Wilberforce didn’t choose between being progressive or being a traditionalist. He chose to be both. Like any evangelical traditionalist, where Christianity or society had moved away from biblical truth, he sought to take it back. But unlike many others, he didn’t try to take either the Church or the nation back to a golden age, because he seemed not to believe there was such a thing. He learned from the past, but he was looking to the future.
We find that same attitude in the New Testament. At one level, Paul’s teaching was traditionalist. His own testimony was, ‘I worship the God of our ancestors… I believe everything that is in accordance with the law and written in the Prophets’, ‘I am saying nothing beyond what the prophets and Moses said would happen’ (Acts 24:14, 26:22). His beliefs were traditional beliefs (by his own definition), but he was looking to the future. His own life was turned upside down, and his teaching was now doing the same to others (Acts 17:6). He was a traditionalist, but his views were also incredibly progressive.
Looking at ourselves
Today, in Britain and in most of the western world, Christianity has a reputation for being traditionalist and reactionary. That’s doubly true of evangelical Christianity, which would be fine, if we also had a reputation for being progressive and visionary. But we don’t. And whilst Christianity is not always judged fairly, on this point the secular world has got us just right.
Think of all the political campaigns that Christians have tended to support. Almost all of them are calling for the government not to do something. We’ve said ‘no’ to liberalising Sunday trading, ‘no’ to gay marriage, and ‘no’ to limitations on free speech. I’m not suggesting it’s wrong to say ‘no’ to those things, but I am asking why Christians aren’t also known for saying ‘yes’ to visionary initiatives. We talk about traditional values and Britain’s Christian heritage but we rarely talk about the future. We defend the status quo but we don’t define what should be ahead. We warn of what society might become but we don’t show what it ought to be. We try to pull back those we believe are going the wrong way but we don’t lead others forward.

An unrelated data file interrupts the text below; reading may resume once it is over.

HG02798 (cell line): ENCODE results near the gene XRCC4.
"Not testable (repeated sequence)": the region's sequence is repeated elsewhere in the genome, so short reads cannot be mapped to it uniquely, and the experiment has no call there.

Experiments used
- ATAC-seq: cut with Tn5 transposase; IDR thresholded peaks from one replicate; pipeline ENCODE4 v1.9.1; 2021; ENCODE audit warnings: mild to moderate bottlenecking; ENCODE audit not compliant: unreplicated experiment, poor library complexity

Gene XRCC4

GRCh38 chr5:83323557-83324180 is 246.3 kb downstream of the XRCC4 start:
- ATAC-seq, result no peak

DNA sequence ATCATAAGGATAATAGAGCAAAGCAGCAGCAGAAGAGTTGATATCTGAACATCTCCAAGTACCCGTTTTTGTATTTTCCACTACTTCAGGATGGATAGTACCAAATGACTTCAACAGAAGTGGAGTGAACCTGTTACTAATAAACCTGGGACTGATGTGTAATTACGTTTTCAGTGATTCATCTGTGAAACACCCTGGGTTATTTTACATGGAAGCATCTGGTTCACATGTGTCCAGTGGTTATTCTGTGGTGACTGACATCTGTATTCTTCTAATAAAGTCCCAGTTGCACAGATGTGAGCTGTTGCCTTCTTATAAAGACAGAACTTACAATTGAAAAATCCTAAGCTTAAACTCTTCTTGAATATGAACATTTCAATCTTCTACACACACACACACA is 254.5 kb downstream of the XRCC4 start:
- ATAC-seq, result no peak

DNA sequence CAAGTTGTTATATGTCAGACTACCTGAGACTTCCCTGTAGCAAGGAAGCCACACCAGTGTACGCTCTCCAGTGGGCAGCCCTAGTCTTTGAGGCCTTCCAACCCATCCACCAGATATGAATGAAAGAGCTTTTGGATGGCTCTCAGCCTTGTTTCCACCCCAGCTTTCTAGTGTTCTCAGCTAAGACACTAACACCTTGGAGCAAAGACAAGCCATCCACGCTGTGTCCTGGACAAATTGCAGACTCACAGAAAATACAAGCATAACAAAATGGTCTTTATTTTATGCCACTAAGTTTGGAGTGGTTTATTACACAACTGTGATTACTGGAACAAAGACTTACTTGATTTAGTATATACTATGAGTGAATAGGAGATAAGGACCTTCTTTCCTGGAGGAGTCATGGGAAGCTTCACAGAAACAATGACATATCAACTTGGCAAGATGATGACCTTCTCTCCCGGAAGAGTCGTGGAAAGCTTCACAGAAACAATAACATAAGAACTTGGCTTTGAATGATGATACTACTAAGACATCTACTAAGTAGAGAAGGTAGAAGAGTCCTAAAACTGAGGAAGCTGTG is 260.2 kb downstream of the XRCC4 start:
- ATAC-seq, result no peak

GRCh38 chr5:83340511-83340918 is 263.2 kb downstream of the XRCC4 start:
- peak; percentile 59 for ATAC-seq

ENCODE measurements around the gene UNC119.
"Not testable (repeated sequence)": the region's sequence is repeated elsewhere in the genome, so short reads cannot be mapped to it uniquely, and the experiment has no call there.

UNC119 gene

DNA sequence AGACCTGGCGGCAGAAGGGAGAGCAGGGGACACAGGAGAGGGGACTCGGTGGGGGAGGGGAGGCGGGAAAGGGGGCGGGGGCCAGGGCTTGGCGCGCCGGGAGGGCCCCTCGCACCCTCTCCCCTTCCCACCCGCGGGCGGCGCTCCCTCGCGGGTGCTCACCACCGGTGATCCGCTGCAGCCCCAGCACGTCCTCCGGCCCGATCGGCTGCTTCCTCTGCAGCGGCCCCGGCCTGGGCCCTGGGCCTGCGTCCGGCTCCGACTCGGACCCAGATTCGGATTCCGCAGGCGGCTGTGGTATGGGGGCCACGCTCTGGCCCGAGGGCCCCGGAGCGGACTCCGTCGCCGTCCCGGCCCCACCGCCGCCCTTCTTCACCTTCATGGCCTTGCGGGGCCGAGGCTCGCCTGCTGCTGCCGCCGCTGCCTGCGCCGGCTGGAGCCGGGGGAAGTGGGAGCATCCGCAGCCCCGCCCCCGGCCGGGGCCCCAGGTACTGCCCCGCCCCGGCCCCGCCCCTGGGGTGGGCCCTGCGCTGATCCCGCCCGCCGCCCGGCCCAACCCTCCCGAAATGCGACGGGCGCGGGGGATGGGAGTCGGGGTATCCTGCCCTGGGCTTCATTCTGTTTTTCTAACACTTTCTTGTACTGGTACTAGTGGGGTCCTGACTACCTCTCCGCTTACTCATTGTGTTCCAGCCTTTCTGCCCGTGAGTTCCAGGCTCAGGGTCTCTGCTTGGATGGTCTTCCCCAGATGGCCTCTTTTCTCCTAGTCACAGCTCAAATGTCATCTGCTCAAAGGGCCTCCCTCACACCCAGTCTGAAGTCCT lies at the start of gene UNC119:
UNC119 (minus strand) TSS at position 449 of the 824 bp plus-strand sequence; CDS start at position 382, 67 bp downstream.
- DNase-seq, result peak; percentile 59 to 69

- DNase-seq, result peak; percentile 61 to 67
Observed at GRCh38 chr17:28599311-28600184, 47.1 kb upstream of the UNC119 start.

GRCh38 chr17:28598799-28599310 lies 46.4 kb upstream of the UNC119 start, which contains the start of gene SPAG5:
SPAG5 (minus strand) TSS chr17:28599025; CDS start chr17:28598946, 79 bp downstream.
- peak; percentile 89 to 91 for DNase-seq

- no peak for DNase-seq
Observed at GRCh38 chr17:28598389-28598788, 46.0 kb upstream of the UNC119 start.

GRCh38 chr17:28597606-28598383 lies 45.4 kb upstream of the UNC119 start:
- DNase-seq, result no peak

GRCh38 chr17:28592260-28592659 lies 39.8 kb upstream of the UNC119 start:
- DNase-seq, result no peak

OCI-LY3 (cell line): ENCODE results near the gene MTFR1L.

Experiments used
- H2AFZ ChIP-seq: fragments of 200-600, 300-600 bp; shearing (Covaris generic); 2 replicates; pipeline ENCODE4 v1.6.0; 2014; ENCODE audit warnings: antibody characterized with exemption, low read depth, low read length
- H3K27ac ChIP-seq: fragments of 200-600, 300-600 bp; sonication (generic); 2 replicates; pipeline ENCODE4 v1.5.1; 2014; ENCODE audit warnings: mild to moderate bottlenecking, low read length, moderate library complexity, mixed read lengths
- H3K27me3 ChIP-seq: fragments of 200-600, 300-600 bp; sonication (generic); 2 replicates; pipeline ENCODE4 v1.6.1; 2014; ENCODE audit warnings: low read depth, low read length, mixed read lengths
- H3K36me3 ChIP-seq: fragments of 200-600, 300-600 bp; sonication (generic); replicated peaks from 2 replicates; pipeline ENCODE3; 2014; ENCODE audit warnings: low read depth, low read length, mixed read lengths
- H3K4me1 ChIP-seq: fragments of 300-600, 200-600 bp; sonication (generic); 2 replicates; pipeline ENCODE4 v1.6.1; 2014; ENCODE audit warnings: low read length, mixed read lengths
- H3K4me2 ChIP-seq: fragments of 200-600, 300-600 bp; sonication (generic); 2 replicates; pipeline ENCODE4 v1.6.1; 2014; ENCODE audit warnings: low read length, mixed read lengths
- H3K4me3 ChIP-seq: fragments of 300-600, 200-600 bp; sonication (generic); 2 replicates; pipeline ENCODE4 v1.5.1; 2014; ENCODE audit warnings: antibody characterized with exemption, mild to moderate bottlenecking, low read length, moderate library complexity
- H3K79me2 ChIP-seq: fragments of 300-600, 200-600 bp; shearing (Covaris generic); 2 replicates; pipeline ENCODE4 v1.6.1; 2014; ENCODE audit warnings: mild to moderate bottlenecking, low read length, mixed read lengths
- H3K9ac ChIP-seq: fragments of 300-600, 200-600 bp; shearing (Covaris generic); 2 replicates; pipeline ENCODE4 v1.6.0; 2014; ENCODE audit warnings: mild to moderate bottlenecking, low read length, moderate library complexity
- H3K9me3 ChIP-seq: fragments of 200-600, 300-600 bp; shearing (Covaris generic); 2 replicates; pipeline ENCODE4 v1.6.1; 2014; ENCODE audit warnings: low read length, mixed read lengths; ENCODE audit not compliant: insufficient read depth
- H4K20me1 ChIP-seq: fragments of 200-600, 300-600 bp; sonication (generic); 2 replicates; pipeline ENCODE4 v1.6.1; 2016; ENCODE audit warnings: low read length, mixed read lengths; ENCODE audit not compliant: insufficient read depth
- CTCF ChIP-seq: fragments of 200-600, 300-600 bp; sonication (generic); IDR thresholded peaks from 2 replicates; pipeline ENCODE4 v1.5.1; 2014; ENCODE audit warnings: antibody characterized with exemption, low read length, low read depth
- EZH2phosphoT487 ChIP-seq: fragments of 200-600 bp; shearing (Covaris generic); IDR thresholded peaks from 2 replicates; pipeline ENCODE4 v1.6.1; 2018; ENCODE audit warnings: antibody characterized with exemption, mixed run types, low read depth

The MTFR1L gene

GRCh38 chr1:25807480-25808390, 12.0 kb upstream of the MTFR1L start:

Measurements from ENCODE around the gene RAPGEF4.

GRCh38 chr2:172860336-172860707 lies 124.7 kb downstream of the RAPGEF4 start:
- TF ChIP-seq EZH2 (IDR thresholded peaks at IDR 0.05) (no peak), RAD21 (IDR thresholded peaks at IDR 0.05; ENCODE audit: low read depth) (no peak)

It’s not a problem restricted to politics, because we see it in our churches, too. We think of ourselves as reformed, but not as reformers. We value our best traditions, but only because we’re convinced the past was better than the future will ever be. Even evangelical organisations are not immune, often spending more time looking through the rear view mirror than through the windscreen. They may continue what earlier generations began, but find it hard to do something new. They might point back to better days, but struggle to share a vision of what could lie ahead.
All this has an impact on our mission. In many traditional churches, few people are being converted. Even where churches are growing, much of that growth often comes through people returning to Christianity – backsliders being restored, or non-Christians with a church background being converted. Thank God for that! But shouldn’t we also be reaching the pagans, the atheists, and the irreligious? They often see us as irrelevant and out-of-touch, and often they’re right.
Looking for a brighter future
It shouldn’t be like this. It doesn’t have to be like this.
But don’t think that the answer to traditionalism is to jettison tradition and embrace whatever the future holds. That’s what the progressive, liberal ‘Christians’ did in the 20th century, and quickly became even less relevant than traditionalist evangelicals. If we’re to be truly biblical, we need to be both traditionalist and progressive.
It’s not biblical to fear the future whilst living in the past, as traditionalists do. But nor is it biblical to disdain the past whilst rushing headlong into the future, as progressives do. The lesson I’ve learned from Christian history is that it’s biblical to learn from the past whilst seeking to shape the future. That’s what I pray for myself, and for the Church.